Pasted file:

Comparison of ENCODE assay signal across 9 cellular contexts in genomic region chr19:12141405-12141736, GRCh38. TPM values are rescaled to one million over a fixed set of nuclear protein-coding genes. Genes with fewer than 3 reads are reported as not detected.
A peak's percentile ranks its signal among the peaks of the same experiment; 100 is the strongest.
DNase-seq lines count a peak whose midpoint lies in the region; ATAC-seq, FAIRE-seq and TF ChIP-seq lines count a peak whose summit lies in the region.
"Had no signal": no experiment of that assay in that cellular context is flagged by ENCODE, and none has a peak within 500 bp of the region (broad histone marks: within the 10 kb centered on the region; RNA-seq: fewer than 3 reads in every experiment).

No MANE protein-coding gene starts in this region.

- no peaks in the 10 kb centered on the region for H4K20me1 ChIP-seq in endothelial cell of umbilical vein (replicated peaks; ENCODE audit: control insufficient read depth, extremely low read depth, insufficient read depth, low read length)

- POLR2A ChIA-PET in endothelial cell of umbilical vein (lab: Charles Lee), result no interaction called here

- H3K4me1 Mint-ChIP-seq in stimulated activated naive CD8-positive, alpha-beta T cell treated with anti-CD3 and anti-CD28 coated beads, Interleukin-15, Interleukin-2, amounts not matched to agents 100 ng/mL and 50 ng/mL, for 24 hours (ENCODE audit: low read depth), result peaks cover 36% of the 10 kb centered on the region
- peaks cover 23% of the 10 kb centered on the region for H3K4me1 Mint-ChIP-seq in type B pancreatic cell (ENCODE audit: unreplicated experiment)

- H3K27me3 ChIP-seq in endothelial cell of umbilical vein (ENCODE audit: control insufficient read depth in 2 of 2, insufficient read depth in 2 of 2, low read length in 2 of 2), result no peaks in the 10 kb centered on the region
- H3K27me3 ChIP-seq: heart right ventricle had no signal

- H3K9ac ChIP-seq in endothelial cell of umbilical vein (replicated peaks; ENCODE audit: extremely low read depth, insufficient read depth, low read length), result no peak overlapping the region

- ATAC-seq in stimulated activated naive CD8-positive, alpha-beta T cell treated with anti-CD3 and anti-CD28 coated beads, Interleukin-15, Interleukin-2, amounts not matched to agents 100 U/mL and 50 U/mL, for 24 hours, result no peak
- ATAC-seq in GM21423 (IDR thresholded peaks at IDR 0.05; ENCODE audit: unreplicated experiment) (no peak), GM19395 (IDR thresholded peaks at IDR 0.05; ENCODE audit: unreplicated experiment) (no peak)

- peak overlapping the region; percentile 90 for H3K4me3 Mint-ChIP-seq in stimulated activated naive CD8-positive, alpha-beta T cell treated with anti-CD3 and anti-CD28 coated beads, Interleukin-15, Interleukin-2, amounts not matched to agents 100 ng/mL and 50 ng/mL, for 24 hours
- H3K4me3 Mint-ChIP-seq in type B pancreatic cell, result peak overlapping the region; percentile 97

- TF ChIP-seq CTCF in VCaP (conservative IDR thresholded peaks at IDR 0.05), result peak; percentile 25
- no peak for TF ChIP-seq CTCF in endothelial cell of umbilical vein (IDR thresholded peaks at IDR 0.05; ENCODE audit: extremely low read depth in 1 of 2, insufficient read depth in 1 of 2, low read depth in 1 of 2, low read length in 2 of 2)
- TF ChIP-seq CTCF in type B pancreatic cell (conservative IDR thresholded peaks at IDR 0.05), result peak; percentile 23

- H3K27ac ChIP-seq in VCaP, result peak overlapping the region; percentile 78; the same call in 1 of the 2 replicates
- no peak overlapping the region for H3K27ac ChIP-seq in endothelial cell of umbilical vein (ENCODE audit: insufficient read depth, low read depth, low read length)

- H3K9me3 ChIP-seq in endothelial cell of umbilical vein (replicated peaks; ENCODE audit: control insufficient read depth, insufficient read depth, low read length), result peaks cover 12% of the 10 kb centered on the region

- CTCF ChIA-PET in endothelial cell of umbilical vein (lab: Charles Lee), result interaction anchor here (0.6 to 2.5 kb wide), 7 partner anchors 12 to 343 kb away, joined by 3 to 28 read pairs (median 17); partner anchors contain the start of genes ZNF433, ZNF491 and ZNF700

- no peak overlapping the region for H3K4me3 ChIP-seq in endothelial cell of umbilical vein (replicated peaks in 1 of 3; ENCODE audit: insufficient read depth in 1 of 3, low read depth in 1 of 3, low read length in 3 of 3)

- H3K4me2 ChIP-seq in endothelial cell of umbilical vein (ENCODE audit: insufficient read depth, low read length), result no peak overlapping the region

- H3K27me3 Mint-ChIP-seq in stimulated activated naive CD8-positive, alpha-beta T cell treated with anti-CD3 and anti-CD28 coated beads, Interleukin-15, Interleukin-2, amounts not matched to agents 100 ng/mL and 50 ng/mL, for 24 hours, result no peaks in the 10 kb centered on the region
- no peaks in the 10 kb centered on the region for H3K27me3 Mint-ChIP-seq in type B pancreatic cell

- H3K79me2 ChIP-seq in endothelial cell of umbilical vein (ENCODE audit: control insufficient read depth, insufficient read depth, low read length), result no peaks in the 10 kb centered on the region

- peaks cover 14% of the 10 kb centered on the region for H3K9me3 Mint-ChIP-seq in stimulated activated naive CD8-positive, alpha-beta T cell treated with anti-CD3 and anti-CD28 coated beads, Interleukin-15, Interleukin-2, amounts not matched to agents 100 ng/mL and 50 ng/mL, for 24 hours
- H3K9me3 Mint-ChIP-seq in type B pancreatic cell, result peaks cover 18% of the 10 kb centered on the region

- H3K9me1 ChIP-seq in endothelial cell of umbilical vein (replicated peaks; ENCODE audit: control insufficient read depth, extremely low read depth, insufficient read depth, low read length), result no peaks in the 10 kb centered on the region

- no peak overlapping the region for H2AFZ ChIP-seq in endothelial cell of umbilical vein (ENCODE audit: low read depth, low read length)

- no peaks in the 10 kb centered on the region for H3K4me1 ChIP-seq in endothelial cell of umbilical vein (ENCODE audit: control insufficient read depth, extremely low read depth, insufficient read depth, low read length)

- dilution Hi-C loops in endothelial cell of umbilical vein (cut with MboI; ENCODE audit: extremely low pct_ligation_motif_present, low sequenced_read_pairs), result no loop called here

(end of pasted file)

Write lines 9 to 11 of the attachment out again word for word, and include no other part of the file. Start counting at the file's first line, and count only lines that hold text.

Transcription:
- peaks cover 23% of the 10 kb centered on the region for H3K4me1 Mint-ChIP-seq in type B pancreatic cell (ENCODE audit: unreplicated experiment)

- H3K27me3 ChIP-seq in endothelial cell of umbilical vein (ENCODE audit: control insufficient read depth in 2 of 2, insufficient read depth in 2 of 2, low read length in 2 of 2), result no peaks in the 10 kb centered on the region
- H3K27me3 ChIP-seq: heart right ventricle had no signal